The only -- this is not going to turn into a status quo country, and there are too many issues on which we are too deeply divided. If we can reach agreement on -- and I'm not saying this could happen -- if we could reach agreement on Medicare, Social Security, taxes, investments in education, and there would still be differences in 2000 on next steps in education, on guns, on patients' rights -- even if we pass a patients' bill of rights there are going to be differences, unresolved differences -- on choice, on a lot of issues.
In other words, there will be a vibrant election-year environment in 2000 for issues still to be decided by America that will be clear in the presidential race and clear in the congressional races. Even if both parties -- even if the Republicans join us -- if you look at George Bush's message -- it's assumed he will be nominated on this compassionate conservatism thing -- and that both parties are competing for the dynamic center of America, I happen to think that's a healthy thing. If you just look at the real substantive differences -- all just the issues I've mentioned, and others -- we'll have plenty to fight about, argue about in the election.
So I think that actually both parties will be better off in dealing with the agenda of the 21st century, if we dealt with the baby boom problems right now; if we dealt with Social Security and Medicare and committed to pay the debt down. If we did all that, the Republicans would still say we need more for tax cuts than maybe we get, or here's our next round of tax cuts or whatever. There will be plenty to debate.
Q One last question on Medicare, before we turn to new markets. Senator Breaux was critical, saying your plan didn't go far enough by addressing structural reforms. And you, yourself, since "Putting People First have supported things like means testing. Are you frustrated that politically it wasn't possible to go farther than you went in this Medicare plan?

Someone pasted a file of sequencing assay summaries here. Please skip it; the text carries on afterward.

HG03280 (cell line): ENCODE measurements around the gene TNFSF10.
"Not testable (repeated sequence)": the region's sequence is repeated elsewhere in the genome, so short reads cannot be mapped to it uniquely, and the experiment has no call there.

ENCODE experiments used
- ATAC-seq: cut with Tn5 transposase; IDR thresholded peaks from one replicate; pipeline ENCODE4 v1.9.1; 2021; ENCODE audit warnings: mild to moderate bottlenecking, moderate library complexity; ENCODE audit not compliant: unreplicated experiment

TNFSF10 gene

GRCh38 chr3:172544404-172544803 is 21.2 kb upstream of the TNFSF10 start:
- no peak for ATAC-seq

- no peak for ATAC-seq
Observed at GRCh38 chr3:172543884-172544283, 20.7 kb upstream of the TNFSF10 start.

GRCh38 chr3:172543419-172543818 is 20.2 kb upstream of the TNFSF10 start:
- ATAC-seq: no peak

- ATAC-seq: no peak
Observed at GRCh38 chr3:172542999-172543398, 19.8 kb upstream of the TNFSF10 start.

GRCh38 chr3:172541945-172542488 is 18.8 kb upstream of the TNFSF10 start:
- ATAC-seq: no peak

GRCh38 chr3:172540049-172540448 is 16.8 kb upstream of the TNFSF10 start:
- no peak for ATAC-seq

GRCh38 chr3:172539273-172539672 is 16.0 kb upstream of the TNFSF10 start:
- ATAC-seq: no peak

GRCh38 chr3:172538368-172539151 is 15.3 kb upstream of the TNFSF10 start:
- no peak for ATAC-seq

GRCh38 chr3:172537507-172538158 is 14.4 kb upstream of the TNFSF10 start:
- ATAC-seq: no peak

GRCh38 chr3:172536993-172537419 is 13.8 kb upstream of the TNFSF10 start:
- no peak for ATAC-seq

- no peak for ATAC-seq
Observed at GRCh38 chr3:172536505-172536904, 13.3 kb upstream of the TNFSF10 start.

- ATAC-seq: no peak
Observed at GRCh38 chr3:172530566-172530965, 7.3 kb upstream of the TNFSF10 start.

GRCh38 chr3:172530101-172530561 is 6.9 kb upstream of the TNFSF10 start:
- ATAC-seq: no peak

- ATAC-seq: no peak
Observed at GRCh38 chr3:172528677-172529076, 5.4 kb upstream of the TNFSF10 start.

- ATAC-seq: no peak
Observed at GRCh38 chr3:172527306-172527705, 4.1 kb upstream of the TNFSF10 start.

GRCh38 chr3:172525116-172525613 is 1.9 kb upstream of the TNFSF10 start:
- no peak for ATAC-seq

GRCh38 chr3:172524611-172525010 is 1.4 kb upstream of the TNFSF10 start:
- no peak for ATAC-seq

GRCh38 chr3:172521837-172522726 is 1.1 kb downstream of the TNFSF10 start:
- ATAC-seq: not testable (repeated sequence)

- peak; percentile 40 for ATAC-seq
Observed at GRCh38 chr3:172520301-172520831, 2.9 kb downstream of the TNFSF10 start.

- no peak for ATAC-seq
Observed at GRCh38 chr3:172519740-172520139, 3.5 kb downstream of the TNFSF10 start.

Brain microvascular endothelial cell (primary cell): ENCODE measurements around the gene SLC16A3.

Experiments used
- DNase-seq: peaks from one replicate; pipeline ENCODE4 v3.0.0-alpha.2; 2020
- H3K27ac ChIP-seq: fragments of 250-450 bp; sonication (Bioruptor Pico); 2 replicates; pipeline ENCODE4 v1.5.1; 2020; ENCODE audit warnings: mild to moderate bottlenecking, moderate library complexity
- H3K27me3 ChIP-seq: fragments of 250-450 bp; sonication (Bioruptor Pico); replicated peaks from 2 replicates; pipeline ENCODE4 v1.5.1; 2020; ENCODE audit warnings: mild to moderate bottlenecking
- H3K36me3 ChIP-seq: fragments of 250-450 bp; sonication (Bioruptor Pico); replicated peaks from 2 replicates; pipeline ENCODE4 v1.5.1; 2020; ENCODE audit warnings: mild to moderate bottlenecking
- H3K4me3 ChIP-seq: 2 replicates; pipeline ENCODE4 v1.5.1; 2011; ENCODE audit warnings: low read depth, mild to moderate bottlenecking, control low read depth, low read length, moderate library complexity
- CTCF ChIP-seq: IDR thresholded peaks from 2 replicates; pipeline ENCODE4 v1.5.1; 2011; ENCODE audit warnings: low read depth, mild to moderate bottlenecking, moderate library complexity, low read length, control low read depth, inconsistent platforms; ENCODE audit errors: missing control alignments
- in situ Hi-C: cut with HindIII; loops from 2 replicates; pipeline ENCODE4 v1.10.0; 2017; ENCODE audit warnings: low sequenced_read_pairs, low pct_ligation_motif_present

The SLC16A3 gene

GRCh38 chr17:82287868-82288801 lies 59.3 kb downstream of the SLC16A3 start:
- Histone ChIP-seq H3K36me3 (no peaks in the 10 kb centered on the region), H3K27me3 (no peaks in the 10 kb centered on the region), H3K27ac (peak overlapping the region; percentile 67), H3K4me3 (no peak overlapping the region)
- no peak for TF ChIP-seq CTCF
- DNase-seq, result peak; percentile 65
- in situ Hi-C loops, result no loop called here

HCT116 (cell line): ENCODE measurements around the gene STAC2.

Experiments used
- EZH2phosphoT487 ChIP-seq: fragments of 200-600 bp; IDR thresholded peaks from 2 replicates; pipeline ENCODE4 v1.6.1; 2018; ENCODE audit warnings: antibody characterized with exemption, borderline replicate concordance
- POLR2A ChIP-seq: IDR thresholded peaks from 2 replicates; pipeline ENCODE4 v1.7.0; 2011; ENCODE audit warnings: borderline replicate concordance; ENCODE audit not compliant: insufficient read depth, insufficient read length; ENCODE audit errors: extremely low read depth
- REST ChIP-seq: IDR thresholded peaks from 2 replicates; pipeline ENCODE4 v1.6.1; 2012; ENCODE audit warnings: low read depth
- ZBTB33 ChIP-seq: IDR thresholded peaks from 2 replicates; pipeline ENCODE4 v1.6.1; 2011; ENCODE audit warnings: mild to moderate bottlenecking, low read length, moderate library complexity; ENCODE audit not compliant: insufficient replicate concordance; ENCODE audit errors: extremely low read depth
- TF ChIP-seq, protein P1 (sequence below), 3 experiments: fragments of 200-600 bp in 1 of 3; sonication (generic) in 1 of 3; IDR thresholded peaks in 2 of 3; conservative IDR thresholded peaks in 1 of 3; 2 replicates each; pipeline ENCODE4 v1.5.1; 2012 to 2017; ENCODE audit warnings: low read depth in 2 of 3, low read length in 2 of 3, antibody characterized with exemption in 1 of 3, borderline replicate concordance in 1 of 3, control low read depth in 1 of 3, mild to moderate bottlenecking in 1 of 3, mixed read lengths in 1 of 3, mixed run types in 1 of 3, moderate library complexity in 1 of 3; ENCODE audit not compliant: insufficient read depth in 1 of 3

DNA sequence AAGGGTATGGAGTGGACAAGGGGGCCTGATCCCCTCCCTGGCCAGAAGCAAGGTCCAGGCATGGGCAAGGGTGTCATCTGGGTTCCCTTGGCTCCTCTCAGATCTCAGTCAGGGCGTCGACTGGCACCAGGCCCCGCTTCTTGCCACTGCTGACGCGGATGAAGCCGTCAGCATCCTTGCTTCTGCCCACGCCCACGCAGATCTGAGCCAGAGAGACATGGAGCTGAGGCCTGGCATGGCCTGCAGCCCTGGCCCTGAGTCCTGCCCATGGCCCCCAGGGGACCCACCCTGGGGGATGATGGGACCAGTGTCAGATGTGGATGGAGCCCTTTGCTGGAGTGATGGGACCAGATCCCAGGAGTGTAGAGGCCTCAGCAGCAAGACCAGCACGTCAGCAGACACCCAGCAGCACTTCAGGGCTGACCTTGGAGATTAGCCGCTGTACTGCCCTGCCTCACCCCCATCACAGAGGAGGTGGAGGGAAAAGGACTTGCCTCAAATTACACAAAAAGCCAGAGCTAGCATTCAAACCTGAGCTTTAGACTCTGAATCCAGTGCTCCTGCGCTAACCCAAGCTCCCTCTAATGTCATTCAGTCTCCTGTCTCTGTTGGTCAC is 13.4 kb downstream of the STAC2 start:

THE PRESIDENT: No, I think -- well, first of all, I think the structural reforms in the health care -- there are two issues there. One is the means testing, which was not in his report, either, because some of the Republicans didn't go for it. I don't think that's as big a problem as some people do, and I'll come back to that.
The second is an area on which we have an honest disagreement -- Breaux and Thomas and me -- and it's an honest disagreement. I want there to be -- I want the managed care Medicare people to be given the maximum opportunity to make their program attractive to people in the traditional fee for service program, if they can do so. In that regard, I go just as far as they do.
Now, what I don't do, and I really don't think I should do, especially given the level of anxiety Americans have about managed care -- even though I have imposed a patients' bill of rights for federally-funded programs, so our guys, our Medicare people get the patients' bill of rights -- what I don't do that they do is I don't permit a level of what they call competition in the fee for service program in a way that would permit the cost of the traditional program to the beneficiaries to rise so rapidly that it would force people into managed care, whether they wanted to be there or not. That's the only difference. And we just have an honest, philosophical difference about that.